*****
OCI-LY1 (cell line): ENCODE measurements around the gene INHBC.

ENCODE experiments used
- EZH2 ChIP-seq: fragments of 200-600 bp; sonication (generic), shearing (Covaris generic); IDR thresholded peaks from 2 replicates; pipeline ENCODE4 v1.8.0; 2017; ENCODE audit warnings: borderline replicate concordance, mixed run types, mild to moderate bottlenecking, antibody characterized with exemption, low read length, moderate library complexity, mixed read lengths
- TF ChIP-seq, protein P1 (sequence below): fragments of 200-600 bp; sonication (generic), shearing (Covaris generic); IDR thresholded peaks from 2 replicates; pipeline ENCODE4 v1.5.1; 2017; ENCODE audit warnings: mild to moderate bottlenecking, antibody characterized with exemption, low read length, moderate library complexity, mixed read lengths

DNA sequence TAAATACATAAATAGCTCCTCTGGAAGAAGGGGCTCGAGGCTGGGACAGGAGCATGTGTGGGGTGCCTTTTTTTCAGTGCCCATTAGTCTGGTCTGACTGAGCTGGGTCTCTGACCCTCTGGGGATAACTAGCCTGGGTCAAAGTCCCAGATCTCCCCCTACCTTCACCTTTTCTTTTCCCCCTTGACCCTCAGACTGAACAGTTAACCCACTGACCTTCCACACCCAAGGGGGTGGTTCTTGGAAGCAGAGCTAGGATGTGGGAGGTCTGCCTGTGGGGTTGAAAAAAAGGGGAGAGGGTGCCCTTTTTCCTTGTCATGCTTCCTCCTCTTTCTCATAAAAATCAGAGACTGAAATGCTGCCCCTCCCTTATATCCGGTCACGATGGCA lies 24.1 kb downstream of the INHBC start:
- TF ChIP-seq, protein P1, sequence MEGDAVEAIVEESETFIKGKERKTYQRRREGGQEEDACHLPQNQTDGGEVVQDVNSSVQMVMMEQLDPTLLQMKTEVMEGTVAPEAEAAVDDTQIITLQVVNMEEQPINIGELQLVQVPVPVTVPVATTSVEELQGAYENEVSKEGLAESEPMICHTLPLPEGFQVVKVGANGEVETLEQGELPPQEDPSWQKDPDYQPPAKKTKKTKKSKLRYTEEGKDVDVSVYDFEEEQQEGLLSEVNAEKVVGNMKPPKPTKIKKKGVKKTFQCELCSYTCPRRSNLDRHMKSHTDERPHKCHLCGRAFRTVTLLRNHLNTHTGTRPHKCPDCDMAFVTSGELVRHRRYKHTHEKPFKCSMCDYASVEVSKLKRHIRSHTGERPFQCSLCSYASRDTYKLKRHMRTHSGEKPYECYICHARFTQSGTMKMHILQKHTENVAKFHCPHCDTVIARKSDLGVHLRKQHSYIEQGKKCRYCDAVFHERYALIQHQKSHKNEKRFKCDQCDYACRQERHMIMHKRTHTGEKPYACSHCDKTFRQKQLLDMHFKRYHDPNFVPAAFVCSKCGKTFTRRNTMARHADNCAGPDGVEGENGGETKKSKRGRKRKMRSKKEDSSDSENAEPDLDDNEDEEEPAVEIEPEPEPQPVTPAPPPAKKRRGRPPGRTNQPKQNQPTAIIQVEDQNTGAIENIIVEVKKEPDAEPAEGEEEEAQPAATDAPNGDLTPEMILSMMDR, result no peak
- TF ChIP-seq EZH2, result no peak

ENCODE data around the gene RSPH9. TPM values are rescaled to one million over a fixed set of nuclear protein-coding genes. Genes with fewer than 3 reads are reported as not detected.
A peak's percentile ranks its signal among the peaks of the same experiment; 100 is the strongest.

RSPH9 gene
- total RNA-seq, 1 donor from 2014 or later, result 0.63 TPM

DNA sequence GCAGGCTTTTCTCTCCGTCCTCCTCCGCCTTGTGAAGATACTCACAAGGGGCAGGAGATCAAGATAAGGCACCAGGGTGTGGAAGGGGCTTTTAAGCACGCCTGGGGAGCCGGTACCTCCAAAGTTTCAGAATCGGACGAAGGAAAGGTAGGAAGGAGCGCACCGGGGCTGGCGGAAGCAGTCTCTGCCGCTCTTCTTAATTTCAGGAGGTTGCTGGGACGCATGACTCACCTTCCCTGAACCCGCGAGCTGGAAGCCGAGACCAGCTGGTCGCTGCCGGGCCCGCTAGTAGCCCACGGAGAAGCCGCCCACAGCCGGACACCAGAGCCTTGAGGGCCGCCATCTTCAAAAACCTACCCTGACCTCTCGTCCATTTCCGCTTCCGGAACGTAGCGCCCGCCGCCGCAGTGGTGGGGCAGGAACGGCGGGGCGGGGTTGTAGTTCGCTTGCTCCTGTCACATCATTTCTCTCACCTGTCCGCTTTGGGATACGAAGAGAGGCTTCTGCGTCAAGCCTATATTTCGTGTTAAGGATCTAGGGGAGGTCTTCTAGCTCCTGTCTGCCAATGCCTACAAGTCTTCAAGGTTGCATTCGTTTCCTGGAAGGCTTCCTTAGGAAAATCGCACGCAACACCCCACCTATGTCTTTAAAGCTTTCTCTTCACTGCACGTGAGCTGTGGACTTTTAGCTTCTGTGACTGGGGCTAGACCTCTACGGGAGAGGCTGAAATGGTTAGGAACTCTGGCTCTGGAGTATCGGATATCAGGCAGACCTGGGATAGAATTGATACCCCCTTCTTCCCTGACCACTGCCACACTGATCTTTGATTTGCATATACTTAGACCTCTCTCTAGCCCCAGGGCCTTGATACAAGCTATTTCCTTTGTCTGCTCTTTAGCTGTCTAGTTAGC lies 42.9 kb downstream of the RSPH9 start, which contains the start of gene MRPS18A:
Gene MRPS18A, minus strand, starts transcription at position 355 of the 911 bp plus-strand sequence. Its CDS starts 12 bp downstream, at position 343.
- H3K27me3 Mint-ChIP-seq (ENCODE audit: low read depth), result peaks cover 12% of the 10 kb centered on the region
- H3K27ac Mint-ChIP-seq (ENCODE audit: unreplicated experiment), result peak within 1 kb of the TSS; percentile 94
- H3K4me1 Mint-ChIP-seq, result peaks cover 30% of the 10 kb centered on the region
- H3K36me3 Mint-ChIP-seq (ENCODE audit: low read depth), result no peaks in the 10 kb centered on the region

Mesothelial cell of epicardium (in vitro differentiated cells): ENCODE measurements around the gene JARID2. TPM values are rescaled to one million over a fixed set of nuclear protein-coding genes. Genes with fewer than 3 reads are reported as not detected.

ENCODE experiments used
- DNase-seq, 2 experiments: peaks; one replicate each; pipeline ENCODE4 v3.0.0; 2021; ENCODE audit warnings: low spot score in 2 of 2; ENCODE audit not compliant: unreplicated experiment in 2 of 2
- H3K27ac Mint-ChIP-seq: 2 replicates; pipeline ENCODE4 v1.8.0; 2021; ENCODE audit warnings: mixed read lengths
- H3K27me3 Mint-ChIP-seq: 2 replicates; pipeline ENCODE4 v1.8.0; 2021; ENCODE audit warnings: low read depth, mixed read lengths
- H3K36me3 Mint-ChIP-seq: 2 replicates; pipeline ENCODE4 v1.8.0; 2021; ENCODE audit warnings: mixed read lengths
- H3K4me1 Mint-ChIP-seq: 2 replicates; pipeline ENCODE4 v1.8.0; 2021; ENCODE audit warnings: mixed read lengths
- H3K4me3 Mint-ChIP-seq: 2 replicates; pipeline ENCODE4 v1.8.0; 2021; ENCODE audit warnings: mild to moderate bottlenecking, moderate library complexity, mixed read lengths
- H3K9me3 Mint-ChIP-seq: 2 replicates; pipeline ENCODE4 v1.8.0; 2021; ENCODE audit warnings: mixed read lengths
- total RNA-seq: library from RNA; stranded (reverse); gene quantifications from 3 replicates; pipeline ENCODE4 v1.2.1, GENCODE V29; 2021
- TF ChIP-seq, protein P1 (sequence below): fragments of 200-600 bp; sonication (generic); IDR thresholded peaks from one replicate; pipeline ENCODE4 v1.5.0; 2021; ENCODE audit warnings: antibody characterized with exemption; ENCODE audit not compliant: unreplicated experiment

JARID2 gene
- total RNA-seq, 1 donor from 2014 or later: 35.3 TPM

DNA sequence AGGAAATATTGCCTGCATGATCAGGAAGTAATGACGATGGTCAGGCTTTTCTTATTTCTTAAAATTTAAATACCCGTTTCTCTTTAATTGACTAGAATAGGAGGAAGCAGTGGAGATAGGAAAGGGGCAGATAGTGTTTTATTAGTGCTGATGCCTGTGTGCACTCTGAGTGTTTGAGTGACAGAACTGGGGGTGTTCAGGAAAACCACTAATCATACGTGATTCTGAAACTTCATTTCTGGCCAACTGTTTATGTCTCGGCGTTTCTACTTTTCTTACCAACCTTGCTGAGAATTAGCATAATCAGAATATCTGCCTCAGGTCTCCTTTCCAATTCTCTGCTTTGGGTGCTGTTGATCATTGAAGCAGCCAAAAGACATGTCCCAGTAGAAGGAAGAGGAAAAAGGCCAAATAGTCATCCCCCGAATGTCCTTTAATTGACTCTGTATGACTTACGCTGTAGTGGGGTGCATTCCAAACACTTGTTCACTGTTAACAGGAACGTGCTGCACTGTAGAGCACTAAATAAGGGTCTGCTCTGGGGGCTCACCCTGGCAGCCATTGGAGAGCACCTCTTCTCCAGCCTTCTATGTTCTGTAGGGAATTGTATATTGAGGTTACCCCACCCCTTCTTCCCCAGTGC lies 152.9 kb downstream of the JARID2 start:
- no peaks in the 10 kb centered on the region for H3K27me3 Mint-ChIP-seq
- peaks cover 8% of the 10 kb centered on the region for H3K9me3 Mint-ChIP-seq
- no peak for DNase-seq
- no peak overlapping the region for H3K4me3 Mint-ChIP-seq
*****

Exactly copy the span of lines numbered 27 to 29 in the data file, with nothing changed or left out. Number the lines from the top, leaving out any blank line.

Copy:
- total RNA-seq: library from RNA; stranded (reverse); gene quantifications from 3 replicates; pipeline ENCODE4 v1.2.1, GENCODE V29; 2021
- TF ChIP-seq, protein P1 (sequence below): fragments of 200-600 bp; sonication (generic); IDR thresholded peaks from one replicate; pipeline ENCODE4 v1.5.0; 2021; ENCODE audit warnings: antibody characterized with exemption; ENCODE audit not compliant: unreplicated experiment

JARID2 gene